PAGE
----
Smith, Jones, Primogen O'hara and Arafel are in the prince's chamber. Their cellphones all flashing with a message about dying childer, which is also emanating (in fine calligraphy) from the Prince's gargoyle-shaped Fax machine.
“Well, it looks like The Gehenna has arrived,” exclaims O'Hara.
“Are you sure? Isn't Gehenna just a myth? There must be a rational explanation to this,” objects Jones.
“The End Times is a rational explanation!” insists O'Hara.
“No, this isn't Gehenna,” says prince Arafel with a casual air, “that isn't due for some time yet.”
There is a pause of stunned silence.
“So what do you think is happening? What could do this? Sorcery?”
“Sorcery could do this,” asserts Arafel, but does not elaborate.
“Do we know if all the thin-blooded have died?” asks Mrs Jones.
Everyone turns and looks at Smith.
Smith explains that he doesn't think this will affect him, because there was something unique about his Embrace. He admits that his embrace involved Sorcery. O'Hara protests that the vampire he knows as Smith's Sire did not exhibit any interest in the O'Ccult arts, and Arafel is pissed at Smith for not telling him something that important during the "word of acceptance" interview. The Prince and the Primogen confer and decide to keep a close watch on Smith until they have the time for full investigation.
The conversation is deflected to the question of where the message “All Thy Childer Are Dying” was sent from - something that the technology savvy Smith is eager to investigate. The Prince dismisses them as he has urgent business to attend to. O'Hara warns Smith that he is being placed under supervision pending an inspection of his blood, and gives Mrs. Jones the job. Smith gives of the air of agreeing to this supervision thing only because he wants to run along and investigate the message, but Jones knows full well that neither of them really has a choice in the matter. The Princes word, after all, is law.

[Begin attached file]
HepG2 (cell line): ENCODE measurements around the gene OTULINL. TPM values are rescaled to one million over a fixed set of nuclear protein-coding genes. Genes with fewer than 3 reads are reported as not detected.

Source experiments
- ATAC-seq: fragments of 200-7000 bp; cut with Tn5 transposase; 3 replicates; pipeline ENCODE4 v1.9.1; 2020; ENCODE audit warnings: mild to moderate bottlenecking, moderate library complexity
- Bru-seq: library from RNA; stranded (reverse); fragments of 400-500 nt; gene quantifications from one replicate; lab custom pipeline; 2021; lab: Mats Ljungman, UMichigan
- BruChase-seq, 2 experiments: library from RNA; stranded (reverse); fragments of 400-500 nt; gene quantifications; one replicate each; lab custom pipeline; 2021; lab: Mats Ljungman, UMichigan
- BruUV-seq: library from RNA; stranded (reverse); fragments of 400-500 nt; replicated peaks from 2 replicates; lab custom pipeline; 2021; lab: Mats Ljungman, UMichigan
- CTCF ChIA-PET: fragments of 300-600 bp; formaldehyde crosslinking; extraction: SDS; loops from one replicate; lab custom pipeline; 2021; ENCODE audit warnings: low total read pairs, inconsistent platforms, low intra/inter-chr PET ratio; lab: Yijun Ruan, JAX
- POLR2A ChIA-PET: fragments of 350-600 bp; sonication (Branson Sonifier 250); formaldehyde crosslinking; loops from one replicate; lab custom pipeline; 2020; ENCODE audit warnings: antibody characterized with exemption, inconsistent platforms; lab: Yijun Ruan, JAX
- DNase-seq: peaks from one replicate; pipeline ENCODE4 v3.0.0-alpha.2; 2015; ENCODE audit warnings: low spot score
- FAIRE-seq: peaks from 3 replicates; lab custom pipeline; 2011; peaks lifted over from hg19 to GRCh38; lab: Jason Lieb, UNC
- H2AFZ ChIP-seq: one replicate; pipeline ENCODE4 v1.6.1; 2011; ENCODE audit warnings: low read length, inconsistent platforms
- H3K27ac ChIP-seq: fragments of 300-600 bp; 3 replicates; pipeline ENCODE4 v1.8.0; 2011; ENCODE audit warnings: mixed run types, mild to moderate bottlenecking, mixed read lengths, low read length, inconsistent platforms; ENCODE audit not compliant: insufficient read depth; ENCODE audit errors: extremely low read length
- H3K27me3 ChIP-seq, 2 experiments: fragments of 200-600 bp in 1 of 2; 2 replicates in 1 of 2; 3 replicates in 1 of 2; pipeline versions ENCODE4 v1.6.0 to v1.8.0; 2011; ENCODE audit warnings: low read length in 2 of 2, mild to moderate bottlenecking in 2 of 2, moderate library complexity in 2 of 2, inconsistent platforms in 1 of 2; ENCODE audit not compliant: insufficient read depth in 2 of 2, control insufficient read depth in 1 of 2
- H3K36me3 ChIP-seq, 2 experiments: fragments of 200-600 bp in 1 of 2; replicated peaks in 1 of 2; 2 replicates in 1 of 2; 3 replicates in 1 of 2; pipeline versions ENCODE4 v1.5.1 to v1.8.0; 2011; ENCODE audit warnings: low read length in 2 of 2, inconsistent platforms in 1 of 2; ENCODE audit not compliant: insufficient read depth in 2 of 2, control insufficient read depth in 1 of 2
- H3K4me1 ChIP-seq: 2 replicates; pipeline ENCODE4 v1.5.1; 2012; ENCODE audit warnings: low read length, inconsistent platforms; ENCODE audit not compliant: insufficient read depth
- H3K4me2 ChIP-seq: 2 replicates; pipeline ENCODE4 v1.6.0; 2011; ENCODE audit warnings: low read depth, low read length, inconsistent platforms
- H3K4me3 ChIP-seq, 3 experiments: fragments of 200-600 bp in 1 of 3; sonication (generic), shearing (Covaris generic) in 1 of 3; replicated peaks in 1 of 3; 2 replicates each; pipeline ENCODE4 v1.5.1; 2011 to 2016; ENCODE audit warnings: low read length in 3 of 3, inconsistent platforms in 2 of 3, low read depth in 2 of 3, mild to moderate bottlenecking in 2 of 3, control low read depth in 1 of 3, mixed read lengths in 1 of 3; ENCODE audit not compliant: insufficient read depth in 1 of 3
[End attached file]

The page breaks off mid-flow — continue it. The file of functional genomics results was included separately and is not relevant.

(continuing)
Inquiries are made at Verizon, the local cellphone provider, Smith leads the way to their offices, commandeers a tech support guy and gets him to trace what number sent him the text message about “All Thine Childer…”. Turns out the message just popped onto the cell network from a non-existent cell somewhere in the vicinity of Reno. The message to Jones' cellphone - and to the Prince's fax - comes from the same area. Smith also gets the tech support guy to give Magenta a new phone, which causes her much anxiety, especially when she is told it is a “Third Generation device”.
Smith insists on going there at once, but Magenta the cautious protests that the journey might be long and hard, and difficult for Kindred. Smith bahs to himself profusely, but they still end up trying a couple of local options before crossing Domain lines.
Sisko the Malkavian scientist, an hour away, might help. Supplied with two twin celebs (the Olsen twins, if you must insist on knowing) and a writer (“and director, a hack!” claimed M.) for food and transportation, the duo head for Mt. Kisco.
Leaving the food to scout location for their next flick (which basically involved getting high in front of the night view of the hills, explains Smith), they proceed on foot, up the obfuscated hill, to the derelict mansion where Sisko dwells and experiments. There they have a confusing conversation with Sisko, who tells them about routers, about dispersion mechanisms (flowers that open in the night was his favorite), about Vitae being a virus on reality (every generation being a vector of the virus, evolving in quantum leaps and seemingly backwards, like a Malkavian playing hopscotch), about Tremere black ops blood research and particularly about the Assamites, whom he fingers as the prime suspects. He also mentions having some trouble with them in the past.